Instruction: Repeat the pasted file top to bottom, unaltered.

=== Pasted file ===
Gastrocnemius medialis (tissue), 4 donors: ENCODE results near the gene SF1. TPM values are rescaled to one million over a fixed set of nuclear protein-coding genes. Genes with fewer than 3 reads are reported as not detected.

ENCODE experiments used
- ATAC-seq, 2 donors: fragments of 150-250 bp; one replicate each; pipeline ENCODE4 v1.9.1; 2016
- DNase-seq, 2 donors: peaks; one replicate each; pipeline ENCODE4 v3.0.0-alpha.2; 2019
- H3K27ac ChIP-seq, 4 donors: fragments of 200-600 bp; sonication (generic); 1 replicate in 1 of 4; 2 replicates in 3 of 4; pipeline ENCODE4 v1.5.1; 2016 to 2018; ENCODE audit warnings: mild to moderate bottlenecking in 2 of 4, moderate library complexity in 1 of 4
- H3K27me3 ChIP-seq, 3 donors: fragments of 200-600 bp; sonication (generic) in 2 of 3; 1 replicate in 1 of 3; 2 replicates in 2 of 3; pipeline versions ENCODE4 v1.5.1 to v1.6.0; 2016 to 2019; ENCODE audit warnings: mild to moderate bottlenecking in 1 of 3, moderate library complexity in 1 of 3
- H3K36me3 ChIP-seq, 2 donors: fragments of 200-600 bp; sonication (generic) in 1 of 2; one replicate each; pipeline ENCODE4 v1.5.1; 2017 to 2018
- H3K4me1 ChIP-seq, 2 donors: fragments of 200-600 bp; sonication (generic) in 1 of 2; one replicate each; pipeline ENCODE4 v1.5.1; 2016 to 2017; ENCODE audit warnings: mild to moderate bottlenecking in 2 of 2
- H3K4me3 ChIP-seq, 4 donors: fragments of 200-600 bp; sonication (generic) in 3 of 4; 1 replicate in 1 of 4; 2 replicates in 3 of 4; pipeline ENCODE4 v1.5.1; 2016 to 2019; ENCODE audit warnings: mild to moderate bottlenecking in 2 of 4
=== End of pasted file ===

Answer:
Gastrocnemius medialis (tissue), 4 donors: ENCODE results near the gene SF1. TPM values are rescaled to one million over a fixed set of nuclear protein-coding genes. Genes with fewer than 3 reads are reported as not detected.

ENCODE experiments used
- ATAC-seq, 2 donors: fragments of 150-250 bp; one replicate each; pipeline ENCODE4 v1.9.1; 2016
- DNase-seq, 2 donors: peaks; one replicate each; pipeline ENCODE4 v3.0.0-alpha.2; 2019
- H3K27ac ChIP-seq, 4 donors: fragments of 200-600 bp; sonication (generic); 1 replicate in 1 of 4; 2 replicates in 3 of 4; pipeline ENCODE4 v1.5.1; 2016 to 2018; ENCODE audit warnings: mild to moderate bottlenecking in 2 of 4, moderate library complexity in 1 of 4
- H3K27me3 ChIP-seq, 3 donors: fragments of 200-600 bp; sonication (generic) in 2 of 3; 1 replicate in 1 of 3; 2 replicates in 2 of 3; pipeline versions ENCODE4 v1.5.1 to v1.6.0; 2016 to 2019; ENCODE audit warnings: mild to moderate bottlenecking in 1 of 3, moderate library complexity in 1 of 3
- H3K36me3 ChIP-seq, 2 donors: fragments of 200-600 bp; sonication (generic) in 1 of 2; one replicate each; pipeline ENCODE4 v1.5.1; 2017 to 2018
- H3K4me1 ChIP-seq, 2 donors: fragments of 200-600 bp; sonication (generic) in 1 of 2; one replicate each; pipeline ENCODE4 v1.5.1; 2016 to 2017; ENCODE audit warnings: mild to moderate bottlenecking in 2 of 2
- H3K4me3 ChIP-seq, 4 donors: fragments of 200-600 bp; sonication (generic) in 3 of 4; 1 replicate in 1 of 4; 2 replicates in 3 of 4; pipeline ENCODE4 v1.5.1; 2016 to 2019; ENCODE audit warnings: mild to moderate bottlenecking in 2 of 4